You bought the CD. You copied it onto your hard drive, because that's the way you use the information YOU BOUGHT. If you then get rid of the CD-that's your perogative, you own it. I might however suggest an alternative... buy notebook style cases and transfer all the original CD's to them jettisoning the Jewel boxes. This will reduce your storage space, but allow you to keep the original copies as back-ups. Hard drives and computers crash, and can vanish quickly. Depending on how much music we are talking about-it could be VERY expensive to replace if it fails. In addition, the original CDs contain the full digital copies of the music, most computer programs compress the files down, and they are then missing information from the originals. I know that I can sometimes hear compression waves even in mp3's at 360 bit sample rates. Having the originals means if something goes wrong-you can go back to the original file to recopy to your hard drive, instead of making a copy of a copy.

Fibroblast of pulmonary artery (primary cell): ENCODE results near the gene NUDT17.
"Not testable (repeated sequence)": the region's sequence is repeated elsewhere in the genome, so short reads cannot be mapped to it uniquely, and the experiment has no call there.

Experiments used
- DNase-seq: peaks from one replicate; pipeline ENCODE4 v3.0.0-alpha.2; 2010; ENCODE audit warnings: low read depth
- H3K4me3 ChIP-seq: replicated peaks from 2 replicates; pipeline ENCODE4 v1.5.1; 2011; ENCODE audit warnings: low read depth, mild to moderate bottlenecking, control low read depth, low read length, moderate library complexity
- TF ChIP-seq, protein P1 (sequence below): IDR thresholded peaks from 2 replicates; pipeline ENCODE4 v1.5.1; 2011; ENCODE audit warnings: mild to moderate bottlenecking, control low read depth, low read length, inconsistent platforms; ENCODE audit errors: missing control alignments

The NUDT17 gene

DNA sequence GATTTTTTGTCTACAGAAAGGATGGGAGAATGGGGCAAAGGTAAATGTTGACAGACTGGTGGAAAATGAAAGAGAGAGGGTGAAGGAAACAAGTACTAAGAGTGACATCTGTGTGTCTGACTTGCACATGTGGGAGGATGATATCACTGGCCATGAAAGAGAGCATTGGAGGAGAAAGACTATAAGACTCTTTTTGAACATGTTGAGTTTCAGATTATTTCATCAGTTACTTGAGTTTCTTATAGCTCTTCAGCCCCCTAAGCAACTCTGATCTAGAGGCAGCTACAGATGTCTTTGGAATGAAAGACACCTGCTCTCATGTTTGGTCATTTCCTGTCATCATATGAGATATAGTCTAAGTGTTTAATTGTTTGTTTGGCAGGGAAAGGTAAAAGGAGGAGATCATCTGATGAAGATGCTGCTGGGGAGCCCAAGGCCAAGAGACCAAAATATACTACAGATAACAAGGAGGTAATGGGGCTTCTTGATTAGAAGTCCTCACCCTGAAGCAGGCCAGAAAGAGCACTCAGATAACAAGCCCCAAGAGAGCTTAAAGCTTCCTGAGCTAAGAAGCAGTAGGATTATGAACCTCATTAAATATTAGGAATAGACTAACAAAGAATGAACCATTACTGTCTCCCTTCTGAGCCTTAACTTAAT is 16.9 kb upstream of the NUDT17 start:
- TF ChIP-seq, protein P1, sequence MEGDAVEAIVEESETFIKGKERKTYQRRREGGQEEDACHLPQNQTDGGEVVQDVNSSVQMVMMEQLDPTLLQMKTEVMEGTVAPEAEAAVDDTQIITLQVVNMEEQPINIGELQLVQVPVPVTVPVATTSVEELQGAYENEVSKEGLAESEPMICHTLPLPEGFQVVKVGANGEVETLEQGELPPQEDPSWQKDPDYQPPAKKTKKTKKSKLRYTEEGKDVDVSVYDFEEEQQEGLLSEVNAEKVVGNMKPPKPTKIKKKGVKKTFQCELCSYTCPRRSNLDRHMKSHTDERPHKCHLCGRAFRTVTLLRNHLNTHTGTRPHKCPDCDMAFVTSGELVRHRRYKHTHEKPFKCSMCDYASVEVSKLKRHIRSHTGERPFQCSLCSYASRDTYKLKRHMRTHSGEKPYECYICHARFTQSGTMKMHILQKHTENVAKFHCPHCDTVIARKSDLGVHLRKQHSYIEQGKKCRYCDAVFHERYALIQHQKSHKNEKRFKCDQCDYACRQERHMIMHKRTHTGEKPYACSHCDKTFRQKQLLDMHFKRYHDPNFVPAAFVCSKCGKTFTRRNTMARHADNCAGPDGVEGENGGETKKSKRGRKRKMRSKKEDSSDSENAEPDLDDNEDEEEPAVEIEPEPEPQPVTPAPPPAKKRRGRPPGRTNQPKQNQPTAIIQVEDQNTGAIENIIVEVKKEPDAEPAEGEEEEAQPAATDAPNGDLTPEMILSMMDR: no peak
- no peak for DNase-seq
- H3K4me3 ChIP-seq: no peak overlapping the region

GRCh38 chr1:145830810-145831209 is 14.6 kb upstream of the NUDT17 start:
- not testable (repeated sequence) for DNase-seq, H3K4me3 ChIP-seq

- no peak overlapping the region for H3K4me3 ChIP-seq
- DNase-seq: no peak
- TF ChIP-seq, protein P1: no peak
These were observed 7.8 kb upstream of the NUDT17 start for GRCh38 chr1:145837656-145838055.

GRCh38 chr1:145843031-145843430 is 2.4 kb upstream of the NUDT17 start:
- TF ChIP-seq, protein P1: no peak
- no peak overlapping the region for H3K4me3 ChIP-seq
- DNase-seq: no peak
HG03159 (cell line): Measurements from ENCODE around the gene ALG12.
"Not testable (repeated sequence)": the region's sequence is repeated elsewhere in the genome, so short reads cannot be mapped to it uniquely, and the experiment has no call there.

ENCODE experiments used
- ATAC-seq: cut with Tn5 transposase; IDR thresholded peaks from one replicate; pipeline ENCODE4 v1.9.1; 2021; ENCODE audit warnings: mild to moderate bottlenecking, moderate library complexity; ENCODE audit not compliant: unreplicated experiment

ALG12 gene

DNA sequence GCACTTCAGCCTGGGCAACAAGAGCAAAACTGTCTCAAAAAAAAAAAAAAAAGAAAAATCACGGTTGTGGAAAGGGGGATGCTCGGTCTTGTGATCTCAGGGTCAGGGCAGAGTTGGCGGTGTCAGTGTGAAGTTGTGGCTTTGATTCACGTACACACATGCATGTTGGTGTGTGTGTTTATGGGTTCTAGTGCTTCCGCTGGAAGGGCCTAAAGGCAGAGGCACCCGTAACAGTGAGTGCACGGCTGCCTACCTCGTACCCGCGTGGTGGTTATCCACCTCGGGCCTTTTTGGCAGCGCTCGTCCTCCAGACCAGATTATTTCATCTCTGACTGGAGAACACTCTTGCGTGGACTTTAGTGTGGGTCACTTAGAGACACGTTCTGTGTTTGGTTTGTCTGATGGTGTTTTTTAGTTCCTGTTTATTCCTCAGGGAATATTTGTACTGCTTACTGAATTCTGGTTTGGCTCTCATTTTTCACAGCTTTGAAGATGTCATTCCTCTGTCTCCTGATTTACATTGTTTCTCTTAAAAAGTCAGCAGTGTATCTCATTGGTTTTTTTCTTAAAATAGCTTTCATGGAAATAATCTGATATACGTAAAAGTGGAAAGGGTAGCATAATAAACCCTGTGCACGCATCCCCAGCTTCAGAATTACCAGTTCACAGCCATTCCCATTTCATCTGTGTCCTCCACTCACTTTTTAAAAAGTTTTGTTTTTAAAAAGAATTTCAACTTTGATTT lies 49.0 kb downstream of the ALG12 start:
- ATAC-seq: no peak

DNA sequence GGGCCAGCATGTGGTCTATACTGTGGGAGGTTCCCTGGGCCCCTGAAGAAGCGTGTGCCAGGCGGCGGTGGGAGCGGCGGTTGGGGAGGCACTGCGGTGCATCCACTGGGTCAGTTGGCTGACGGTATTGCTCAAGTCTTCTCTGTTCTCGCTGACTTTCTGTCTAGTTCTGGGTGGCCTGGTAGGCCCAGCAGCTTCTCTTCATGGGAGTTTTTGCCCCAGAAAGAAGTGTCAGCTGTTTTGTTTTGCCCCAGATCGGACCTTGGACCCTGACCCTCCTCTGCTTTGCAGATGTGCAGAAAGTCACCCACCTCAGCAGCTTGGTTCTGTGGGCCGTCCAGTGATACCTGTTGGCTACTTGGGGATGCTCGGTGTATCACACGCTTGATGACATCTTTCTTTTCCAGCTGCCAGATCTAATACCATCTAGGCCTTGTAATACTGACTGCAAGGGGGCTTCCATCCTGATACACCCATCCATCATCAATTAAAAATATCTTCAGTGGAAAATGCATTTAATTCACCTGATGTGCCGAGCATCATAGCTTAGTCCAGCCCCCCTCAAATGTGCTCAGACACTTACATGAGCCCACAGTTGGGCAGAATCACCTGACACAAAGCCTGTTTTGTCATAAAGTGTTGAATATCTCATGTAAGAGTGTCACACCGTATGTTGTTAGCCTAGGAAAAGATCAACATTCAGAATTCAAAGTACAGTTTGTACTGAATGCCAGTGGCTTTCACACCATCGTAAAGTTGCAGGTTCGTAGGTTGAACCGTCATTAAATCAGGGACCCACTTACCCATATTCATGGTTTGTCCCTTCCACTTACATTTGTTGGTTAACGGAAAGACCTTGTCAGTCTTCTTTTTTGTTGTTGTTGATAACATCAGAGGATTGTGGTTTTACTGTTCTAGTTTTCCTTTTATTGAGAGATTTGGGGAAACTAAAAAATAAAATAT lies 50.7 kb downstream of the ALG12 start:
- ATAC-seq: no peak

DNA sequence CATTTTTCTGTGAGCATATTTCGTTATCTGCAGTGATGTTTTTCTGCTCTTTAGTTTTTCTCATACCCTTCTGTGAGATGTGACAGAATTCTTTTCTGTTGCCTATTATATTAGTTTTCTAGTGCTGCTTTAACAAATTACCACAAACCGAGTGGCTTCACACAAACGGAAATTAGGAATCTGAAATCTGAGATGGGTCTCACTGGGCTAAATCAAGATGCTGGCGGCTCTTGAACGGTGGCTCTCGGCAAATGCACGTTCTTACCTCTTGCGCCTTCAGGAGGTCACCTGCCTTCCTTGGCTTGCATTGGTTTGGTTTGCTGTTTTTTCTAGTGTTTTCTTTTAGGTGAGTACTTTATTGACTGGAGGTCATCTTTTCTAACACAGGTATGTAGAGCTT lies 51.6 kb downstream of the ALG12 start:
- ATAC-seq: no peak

Just my 2 cents-either way the disks are yours-you paid for them. Do what you want with them.
     
  11. bigdaddy

    bigdaddy Vice Admiral Admiral

    Joined:
    Oct 19, 2007
    Location:
    Space Massachusetts
    Which is why I gave the best advise.

    Fuck the "rules".
     
  12. Mr. Laser Beam

    Mr. Laser Beam Fleet Admiral Admiral

    Joined:
    May 10, 2005
    Location:
    The visitor's bullpen
    I'm not worried about backups, since I have two iPods in addition to my main computer, so my music is always in at least three places at once even without the discs. I consider that enough of a backup for my needs.